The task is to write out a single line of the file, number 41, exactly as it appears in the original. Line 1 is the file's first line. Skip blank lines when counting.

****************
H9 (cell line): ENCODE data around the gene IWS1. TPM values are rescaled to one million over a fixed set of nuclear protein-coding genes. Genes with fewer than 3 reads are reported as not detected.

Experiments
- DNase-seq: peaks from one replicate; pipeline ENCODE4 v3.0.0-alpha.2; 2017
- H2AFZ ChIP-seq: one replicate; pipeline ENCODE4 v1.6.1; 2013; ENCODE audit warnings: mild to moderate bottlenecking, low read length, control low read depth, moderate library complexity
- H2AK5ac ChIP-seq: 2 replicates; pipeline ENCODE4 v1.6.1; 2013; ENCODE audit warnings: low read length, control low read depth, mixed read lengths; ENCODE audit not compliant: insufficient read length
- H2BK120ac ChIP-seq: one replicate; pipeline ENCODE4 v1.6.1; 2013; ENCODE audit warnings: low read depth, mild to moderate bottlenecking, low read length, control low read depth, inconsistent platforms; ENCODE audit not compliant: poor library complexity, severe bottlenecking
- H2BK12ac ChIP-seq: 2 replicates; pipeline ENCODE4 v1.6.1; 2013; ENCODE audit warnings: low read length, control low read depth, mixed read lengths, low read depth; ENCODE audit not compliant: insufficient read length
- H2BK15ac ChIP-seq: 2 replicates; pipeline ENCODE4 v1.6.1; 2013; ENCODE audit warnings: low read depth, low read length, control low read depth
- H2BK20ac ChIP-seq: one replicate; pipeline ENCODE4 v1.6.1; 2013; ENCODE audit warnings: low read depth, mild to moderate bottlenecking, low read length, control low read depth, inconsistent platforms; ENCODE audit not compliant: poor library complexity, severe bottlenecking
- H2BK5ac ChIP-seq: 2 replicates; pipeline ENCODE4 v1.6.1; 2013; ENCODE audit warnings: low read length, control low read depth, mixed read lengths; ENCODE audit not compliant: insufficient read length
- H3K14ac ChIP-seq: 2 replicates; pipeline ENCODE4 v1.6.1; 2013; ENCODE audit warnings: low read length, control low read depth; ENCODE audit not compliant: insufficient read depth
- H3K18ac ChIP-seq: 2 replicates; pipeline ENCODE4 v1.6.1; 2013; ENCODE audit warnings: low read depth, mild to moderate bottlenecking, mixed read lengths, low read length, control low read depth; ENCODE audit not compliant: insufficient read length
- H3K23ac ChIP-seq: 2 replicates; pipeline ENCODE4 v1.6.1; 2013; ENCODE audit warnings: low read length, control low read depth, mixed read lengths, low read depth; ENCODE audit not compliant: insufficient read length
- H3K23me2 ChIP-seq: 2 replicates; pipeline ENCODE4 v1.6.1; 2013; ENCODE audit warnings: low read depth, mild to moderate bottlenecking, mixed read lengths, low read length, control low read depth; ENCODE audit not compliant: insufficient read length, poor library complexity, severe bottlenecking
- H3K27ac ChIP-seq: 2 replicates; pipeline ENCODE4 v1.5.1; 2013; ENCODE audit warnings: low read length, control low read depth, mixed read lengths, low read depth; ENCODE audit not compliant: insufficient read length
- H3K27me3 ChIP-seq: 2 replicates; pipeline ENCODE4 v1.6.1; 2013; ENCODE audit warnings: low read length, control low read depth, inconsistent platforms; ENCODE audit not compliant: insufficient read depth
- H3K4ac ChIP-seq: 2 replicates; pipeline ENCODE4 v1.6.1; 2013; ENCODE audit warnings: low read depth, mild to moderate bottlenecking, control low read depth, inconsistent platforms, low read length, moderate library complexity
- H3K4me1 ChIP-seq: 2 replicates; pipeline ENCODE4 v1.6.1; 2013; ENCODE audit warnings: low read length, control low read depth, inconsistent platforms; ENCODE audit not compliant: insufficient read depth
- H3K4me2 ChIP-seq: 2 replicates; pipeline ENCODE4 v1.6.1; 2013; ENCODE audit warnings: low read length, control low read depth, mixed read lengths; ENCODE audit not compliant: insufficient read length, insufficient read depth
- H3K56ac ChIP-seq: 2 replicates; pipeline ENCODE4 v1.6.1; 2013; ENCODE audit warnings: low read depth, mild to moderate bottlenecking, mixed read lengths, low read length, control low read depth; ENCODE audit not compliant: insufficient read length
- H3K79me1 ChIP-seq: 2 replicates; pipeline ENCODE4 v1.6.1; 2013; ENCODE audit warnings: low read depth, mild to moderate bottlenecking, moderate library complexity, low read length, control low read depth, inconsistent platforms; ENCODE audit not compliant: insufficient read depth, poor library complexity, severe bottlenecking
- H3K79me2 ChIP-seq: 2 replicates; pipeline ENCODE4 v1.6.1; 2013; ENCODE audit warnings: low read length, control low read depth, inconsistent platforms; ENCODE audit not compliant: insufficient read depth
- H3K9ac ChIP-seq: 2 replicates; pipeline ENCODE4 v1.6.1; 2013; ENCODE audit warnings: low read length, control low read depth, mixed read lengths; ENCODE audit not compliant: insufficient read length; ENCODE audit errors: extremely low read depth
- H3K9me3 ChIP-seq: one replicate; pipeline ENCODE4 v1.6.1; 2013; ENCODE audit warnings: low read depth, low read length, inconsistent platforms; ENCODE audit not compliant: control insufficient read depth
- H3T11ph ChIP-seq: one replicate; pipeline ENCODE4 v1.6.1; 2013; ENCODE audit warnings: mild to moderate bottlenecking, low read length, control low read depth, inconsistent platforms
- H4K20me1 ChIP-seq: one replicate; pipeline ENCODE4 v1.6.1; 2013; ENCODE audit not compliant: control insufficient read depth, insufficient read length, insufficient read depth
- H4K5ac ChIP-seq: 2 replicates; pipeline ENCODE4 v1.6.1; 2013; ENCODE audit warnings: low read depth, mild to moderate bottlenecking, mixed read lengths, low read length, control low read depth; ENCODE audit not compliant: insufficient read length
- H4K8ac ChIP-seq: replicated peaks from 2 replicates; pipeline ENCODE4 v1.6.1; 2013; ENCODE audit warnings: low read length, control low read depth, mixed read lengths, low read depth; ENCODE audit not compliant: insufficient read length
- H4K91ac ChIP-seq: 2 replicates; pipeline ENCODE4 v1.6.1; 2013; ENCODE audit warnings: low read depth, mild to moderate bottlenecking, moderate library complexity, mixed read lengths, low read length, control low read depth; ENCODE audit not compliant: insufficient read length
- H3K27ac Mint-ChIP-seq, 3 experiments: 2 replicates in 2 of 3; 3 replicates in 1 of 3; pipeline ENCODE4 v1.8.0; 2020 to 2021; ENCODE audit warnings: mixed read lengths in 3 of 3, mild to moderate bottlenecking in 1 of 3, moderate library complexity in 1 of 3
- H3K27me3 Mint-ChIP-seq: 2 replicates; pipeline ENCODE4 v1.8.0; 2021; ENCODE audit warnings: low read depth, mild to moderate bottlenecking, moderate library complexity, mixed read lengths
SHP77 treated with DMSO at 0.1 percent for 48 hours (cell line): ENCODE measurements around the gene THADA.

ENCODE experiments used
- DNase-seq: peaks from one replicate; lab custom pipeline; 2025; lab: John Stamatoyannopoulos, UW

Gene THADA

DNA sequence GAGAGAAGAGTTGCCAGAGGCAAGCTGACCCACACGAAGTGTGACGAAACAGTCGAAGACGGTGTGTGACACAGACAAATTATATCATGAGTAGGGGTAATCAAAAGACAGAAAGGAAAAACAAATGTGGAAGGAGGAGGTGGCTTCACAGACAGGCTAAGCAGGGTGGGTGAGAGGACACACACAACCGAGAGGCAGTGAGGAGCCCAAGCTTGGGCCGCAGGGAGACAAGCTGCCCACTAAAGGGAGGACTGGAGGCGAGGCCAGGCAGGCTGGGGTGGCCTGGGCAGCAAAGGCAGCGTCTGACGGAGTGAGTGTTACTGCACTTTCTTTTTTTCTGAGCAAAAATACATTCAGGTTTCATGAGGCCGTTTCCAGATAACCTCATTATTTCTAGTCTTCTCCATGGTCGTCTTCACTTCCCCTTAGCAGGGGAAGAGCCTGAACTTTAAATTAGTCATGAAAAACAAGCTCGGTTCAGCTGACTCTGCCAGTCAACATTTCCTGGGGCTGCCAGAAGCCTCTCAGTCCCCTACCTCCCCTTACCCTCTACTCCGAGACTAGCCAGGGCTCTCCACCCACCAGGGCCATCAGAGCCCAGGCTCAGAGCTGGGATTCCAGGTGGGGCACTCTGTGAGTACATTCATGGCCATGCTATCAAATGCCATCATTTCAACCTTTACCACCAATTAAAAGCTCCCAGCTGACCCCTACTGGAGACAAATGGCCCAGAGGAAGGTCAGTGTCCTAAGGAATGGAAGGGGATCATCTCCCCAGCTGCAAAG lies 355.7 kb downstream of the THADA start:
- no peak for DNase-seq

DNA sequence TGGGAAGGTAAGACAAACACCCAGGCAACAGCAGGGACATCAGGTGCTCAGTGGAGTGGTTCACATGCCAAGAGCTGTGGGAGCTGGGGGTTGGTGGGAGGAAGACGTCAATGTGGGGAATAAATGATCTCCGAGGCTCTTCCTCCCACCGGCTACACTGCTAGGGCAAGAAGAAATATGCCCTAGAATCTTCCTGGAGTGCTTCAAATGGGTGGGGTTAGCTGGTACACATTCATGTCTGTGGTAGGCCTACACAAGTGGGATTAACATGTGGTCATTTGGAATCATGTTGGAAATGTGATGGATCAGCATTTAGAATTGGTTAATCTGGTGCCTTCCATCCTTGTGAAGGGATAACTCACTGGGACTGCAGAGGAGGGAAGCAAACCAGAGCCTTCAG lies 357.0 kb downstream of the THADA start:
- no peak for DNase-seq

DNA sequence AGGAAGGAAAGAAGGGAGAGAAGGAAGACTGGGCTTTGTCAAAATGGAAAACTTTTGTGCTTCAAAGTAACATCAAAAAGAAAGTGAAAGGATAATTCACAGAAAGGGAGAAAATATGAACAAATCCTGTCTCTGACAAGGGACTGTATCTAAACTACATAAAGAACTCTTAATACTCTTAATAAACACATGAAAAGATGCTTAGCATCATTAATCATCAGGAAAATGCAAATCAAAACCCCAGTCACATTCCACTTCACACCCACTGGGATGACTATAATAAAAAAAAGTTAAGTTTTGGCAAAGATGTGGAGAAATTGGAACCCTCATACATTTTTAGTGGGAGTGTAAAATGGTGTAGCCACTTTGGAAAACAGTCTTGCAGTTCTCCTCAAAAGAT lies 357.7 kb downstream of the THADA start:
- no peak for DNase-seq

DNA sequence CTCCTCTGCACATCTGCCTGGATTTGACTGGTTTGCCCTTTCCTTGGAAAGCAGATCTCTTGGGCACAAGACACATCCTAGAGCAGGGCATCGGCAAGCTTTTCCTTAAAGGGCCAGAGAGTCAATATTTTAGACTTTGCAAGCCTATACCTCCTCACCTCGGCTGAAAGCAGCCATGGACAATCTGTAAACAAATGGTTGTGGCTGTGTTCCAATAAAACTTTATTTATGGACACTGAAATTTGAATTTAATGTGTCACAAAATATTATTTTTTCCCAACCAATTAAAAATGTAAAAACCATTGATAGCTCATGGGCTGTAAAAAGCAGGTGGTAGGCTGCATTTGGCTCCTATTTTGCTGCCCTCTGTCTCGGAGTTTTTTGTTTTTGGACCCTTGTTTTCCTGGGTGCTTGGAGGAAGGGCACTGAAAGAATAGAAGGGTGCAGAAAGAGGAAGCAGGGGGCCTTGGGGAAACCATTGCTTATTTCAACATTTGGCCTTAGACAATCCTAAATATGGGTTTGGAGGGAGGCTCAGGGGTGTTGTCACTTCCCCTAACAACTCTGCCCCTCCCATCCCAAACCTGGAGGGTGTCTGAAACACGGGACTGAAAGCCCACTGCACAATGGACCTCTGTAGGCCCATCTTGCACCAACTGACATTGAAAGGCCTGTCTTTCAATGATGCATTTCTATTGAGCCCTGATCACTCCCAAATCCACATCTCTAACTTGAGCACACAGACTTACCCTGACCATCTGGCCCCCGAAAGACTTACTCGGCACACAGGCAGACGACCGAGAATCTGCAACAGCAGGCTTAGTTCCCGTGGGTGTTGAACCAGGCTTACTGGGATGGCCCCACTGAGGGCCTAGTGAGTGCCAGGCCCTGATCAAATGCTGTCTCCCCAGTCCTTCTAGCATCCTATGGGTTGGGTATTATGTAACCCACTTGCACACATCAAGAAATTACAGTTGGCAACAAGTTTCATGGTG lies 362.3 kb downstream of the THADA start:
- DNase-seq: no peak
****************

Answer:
- no peak for DNase-seq